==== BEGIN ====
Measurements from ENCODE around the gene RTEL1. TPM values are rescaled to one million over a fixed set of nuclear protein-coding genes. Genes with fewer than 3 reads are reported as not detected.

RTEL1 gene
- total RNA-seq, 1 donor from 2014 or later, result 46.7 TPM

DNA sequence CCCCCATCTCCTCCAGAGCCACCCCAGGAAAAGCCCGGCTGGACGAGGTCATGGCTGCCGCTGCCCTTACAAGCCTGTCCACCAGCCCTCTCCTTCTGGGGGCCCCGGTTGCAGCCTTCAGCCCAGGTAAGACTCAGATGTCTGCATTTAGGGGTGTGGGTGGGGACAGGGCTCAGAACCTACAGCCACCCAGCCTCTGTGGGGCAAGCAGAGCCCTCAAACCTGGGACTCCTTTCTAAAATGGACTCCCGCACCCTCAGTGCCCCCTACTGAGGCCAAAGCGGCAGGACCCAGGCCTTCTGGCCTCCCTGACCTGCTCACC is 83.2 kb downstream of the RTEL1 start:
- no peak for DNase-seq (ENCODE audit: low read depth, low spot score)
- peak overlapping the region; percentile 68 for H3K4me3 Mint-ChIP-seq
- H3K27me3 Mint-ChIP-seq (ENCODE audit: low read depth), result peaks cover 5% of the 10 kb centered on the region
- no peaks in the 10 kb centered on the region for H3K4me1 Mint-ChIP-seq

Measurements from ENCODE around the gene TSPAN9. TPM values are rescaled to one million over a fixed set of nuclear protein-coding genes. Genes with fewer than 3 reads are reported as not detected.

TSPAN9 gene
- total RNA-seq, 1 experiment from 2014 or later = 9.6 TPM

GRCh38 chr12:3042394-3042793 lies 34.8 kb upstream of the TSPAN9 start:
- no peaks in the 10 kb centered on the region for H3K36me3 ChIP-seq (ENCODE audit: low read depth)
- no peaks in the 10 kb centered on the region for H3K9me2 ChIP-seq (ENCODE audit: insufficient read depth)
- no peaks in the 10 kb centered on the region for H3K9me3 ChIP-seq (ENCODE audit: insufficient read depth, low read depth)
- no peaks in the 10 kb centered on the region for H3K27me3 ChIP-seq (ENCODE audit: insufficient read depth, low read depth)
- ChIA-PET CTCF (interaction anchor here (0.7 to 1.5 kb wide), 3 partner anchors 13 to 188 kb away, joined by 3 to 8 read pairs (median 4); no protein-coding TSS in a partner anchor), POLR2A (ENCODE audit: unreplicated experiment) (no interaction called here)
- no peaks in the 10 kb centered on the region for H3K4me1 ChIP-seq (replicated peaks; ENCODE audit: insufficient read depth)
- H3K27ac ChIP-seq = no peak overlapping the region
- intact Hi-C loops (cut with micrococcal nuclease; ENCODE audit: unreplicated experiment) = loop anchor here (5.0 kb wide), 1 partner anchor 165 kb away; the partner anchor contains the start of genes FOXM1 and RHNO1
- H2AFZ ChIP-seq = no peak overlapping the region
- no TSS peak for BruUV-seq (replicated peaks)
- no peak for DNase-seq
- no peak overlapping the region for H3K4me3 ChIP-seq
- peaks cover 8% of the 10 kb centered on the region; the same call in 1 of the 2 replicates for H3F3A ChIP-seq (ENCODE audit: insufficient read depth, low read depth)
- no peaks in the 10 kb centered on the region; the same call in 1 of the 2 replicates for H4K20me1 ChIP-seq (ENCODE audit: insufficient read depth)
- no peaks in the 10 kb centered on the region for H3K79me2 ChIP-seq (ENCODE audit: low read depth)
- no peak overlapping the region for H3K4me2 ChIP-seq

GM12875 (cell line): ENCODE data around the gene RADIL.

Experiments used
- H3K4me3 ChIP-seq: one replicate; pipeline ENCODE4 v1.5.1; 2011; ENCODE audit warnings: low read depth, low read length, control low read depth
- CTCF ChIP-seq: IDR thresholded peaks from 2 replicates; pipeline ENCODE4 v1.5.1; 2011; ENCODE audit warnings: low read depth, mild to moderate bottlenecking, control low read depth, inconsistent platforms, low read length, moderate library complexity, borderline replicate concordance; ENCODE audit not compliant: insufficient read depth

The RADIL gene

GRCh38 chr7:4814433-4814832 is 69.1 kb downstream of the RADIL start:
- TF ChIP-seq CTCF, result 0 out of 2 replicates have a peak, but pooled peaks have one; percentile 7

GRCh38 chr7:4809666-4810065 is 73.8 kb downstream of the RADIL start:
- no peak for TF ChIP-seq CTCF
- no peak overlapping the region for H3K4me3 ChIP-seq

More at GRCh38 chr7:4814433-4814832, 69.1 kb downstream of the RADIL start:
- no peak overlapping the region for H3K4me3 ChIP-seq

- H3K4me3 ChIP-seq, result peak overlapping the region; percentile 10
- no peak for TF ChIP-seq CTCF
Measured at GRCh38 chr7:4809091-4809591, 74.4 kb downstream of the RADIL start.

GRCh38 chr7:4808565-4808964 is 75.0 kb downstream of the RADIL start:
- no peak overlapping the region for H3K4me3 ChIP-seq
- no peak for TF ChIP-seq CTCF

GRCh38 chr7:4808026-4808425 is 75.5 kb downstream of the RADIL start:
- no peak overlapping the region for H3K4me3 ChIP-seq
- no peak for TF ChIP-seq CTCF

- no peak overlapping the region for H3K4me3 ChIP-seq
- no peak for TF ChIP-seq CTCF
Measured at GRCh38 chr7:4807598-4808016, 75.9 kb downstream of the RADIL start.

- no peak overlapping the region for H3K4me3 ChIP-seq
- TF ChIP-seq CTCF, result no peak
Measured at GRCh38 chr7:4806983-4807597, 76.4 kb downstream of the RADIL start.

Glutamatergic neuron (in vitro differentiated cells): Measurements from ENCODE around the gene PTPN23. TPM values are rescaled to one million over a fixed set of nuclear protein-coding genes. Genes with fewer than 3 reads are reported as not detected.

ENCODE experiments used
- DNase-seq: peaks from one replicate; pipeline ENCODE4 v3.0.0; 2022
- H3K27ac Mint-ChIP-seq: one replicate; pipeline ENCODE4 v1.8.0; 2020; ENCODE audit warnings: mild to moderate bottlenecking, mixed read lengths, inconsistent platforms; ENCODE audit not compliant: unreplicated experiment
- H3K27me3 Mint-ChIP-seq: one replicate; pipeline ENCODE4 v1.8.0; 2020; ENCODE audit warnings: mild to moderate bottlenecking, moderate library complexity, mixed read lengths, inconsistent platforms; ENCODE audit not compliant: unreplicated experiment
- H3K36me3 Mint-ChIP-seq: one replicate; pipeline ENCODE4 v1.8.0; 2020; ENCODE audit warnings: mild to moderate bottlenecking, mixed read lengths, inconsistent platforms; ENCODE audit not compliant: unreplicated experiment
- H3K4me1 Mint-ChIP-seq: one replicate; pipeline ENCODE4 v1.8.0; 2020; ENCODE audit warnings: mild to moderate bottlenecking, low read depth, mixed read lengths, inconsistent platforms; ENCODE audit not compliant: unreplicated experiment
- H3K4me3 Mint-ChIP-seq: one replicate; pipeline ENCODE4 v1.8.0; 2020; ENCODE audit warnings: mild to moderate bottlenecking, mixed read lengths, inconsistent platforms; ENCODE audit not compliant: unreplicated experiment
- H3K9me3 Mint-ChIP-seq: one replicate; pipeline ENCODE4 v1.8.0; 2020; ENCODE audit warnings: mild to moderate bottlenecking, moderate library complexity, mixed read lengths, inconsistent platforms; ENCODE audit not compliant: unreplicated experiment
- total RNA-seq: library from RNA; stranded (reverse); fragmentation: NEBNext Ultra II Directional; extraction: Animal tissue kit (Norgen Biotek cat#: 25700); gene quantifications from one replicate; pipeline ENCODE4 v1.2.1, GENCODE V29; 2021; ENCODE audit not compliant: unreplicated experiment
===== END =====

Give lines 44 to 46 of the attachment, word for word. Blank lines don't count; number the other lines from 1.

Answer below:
GRCh38 chr7:4808565-4808964 is 75.0 kb downstream of the RADIL start:
- no peak overlapping the region for H3K4me3 ChIP-seq
- no peak for TF ChIP-seq CTCF